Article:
Happy Un-Anniversary to Me

Divorce and remarriage have been on my mind more often lately. Maybe it’s because all the royal wedding buzz last week reminded me another April wedding, mine. All the talk of the royal nuptials may have reminded me that the date of what would have been my 15-year wedding anniversary to Nico’s dad was approaching. I knew it was coming, but then forgot about it until the day actually passed. I didn’t think about it, until I did.

Maybe divorce and remarriage been on my mind too because Nico, my son, our son, just got back from a wonderful week-long vacation with his dad for spring break. His dad took him to Kauai, Hawaii. That was the last place his dad and I traveled to as a family. We went the summer before Nico turned 2, when he was still a “lap child” and we didn’t have to pay for his seat. The 5 hour flight seemed to go on forever, as Nico, then 21 months preferred my cushy thighs to his dad’s bony legs. Once we landed though, we had a great time on our vacation.

Who knew that four months later our world would come crashing down and we would separate and then divorce? I was devastated. I felt like part of me died. After the initial trauma and grief I realized that eventually I would heal . For Nico, though, I wasn’t sure how he would get through it. Granted, he was only two-years old so he really couldn’t understand any of it, but his routine was upset. Even though I knew that I had given the marriage all I could, and I knew that I couldn’t do it any longer, I thought that maybe Nico deserved for us to keep trying. Was I being too selfish? I kept thinking what it would mean for him? How terrible would be for me to miss out on half his life, as he divided his time with weekly stays between two houses? I thought about how it would feel for him to have the two people who loved him the most, never be together again. What about the lost opportunity for him to have a brother or a sister?

My concerns were real then, but now that his dad and I don’t let the pain and sadness of our former marriage influence (too much) the way we treat each other; now that Nico and his dad’s relationship is closer than ever; now that I am in a happy, fulfilling marriage; now that Nico has a step-dad, siblings and an even larger circle of people who love him, I realize that while divorce can be difficult and sad, it doesn’t have to be tragic. While it is definitely the end of a marriage, the end of a familiar family structure, my divorce meant the beginning of a new way of life for me and it allowed me to create a new way of considering “family.” Nico’s dad and I have settled into an amicable co-parenting relationship, my marriage to Juan is more intimate and loving than I could ever have envisioned, and it has given Nico a brother and two sisters. This was certainly not the way I intended my marriage to Nico’s dad would go when I made those vows on an April date 15 years ago–there was no happily ever after fairy-tale ending. But, the life I am living and the family I am creating now, is its own unique story.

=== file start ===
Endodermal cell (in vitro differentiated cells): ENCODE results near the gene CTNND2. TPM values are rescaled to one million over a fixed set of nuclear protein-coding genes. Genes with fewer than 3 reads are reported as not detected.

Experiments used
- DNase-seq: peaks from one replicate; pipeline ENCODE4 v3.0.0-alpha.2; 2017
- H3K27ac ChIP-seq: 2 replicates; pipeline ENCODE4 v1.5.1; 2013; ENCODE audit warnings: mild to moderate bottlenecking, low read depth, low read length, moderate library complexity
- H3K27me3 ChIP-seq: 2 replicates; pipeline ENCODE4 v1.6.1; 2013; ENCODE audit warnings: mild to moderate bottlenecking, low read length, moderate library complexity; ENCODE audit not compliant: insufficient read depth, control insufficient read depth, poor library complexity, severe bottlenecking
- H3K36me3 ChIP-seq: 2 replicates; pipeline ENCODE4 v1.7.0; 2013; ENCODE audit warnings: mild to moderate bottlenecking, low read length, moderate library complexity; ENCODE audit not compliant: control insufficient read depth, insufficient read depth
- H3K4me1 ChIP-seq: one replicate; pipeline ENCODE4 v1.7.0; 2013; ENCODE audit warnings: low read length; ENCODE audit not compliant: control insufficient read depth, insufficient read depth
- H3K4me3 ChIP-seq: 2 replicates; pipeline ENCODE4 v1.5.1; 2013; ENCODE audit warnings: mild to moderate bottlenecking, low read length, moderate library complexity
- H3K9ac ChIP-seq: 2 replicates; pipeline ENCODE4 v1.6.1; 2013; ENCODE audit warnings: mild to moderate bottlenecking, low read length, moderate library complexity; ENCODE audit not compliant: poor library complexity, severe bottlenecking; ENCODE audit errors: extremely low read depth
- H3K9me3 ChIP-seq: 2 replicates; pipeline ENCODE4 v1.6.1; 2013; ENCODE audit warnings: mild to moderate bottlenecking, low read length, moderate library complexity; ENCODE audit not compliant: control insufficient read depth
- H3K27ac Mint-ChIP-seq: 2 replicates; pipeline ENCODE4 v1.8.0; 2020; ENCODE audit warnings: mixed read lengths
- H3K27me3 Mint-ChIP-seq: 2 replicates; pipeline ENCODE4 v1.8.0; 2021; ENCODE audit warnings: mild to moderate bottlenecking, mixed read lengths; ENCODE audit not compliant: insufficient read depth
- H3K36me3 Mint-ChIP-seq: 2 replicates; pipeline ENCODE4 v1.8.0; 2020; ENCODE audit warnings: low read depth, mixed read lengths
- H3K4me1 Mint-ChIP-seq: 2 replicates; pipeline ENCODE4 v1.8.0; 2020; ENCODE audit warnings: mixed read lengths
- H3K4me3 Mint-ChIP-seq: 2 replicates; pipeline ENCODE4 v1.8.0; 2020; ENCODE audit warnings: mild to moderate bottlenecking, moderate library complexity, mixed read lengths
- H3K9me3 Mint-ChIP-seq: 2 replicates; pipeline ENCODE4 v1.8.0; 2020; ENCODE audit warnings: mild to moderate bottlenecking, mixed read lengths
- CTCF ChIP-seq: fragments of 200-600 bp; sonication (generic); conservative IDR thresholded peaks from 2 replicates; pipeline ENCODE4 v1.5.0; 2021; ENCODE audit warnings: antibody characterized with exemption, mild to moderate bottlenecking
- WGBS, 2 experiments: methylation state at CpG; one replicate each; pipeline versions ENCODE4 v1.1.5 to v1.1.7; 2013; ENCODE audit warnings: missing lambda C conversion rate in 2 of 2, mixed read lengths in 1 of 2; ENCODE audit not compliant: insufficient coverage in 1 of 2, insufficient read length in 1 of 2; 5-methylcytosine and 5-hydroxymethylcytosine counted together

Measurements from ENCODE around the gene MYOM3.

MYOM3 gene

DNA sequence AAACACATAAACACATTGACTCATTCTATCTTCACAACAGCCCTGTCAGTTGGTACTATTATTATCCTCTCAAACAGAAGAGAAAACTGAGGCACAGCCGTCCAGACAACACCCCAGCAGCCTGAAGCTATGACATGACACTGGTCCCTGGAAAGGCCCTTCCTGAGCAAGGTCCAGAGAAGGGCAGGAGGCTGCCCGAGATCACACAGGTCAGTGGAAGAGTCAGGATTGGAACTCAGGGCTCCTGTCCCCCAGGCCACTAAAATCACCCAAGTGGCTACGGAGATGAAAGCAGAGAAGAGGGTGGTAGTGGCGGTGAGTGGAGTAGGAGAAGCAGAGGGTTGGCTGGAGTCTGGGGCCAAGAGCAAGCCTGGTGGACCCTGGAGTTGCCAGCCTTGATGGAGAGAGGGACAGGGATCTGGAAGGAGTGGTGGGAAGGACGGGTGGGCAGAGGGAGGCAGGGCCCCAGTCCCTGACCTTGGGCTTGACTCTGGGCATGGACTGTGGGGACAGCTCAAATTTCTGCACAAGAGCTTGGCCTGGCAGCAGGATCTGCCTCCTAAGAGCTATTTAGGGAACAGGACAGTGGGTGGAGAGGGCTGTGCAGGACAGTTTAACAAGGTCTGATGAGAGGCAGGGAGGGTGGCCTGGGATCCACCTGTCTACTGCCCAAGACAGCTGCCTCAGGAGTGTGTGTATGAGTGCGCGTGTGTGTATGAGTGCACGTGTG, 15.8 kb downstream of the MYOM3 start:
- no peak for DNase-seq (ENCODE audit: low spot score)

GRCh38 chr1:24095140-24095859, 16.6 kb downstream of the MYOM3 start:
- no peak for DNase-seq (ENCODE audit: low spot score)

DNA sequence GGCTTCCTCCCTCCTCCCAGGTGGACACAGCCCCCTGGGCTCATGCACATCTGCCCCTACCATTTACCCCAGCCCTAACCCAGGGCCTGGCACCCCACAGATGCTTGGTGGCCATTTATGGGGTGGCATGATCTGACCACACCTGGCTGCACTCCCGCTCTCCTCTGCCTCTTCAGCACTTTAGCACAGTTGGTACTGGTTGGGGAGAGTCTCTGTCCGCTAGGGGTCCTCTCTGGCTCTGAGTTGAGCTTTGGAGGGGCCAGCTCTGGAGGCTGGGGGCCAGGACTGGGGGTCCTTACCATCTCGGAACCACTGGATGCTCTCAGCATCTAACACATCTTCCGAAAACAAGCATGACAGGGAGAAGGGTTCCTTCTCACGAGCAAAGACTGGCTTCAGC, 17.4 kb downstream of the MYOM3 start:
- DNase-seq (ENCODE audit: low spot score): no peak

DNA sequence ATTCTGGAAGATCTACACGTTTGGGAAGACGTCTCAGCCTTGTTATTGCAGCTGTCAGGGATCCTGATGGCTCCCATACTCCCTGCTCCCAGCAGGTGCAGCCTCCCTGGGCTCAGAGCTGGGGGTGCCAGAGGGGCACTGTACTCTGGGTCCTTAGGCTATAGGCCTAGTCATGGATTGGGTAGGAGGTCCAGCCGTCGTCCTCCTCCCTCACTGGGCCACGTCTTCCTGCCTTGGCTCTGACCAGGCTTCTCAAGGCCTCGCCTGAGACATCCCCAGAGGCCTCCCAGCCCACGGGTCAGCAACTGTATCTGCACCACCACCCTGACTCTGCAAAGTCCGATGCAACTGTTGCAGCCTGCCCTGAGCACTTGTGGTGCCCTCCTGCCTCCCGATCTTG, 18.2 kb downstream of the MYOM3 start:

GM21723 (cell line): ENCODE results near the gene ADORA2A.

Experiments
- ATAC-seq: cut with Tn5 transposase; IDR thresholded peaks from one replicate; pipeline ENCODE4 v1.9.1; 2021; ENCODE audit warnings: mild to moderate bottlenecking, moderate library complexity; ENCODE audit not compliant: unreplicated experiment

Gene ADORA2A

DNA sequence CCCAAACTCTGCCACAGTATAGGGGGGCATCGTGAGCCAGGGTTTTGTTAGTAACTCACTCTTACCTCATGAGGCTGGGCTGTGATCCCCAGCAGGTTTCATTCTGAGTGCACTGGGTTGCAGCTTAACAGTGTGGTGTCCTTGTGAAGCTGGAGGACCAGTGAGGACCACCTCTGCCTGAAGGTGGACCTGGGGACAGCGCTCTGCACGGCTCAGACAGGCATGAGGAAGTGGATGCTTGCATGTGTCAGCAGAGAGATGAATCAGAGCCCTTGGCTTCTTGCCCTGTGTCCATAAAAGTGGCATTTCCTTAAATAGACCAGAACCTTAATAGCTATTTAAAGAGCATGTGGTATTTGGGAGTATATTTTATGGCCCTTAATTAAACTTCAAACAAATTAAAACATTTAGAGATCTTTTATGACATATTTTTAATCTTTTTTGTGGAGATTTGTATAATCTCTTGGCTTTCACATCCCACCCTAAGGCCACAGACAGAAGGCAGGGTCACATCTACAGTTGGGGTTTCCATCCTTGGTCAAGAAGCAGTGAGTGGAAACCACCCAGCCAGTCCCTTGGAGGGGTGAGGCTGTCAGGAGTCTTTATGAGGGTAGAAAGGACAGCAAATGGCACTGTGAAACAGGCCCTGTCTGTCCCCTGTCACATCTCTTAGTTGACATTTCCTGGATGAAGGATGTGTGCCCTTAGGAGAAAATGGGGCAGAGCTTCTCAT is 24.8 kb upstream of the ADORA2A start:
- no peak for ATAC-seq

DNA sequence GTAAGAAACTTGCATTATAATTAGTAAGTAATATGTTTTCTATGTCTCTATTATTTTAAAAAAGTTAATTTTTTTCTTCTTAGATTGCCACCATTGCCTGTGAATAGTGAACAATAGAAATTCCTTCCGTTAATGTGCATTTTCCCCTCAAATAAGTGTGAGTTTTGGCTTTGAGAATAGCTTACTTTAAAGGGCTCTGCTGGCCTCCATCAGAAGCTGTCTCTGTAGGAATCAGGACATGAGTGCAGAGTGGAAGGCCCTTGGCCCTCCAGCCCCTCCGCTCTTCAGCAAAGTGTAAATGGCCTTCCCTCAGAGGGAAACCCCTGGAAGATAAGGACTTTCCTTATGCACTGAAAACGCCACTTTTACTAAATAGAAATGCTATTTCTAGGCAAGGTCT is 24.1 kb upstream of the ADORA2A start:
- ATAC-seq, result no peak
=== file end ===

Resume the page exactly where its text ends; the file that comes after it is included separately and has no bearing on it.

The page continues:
Another wedding

Battle Hymn of the Paper Tiger Step-Mom

Recently there was a lot of furor over the book Battle Hymn of the Tiger Mom. It was a memoir that featured the tyrannical parenting style of a Chinese American mom and the clash between raising kids in our permissive Western culture of  self-esteem-as-paramount, and the Eastern culture’s value of hard-work-and strict-discipline as the key to successfully raising children. I have not yet read this book, nor can I say that I personally subscribe to any of these philosophies, although I must admit I have a lot of respect for the Tiger Mom who can pull this off and not cause her child to go into therapy over it.

There is one philosophy I do value in parenting, and that is consistency.  I am not saying I can’t be flexible, or that I am perfect, but I do believe that consistency is very important in parenting.  In most two-parent households, no doubt there are parenting disagreements, but it’s usually best if the parents maintain a show of unity and consistency.  What happens when you are in a co-parenting situation with four adults, three households and four kids? Chaos sometimes reigns over consistency.

As a step-parent, I know that I have no real ability to discipline my husband’s kids. My role is chiefly to support my husband in his parenting.  And, in a case like ours, where all the parents are generally amicable, I also support the girls’ mom in raising the girls. Even though I am not supposed to be a disciplinarian, I am sometimes asked to help out with enforcing rules. But truly, it’s the bio parents who should have complete authority.  And when the girls have been grounded for misbehaving, and I am asked, along with their dad,  to carry out their punishment and back up their mother, that is also my responsibility.  Even if it means that I feel like I am being punished too because I have to keep the girls housebound over spring break, a time when they would otherwise be out with friends, at the beach or having fun.  But in the spirit of consistency we carry out the punishment over our custody period, even though we were not the ones to impose the punishment.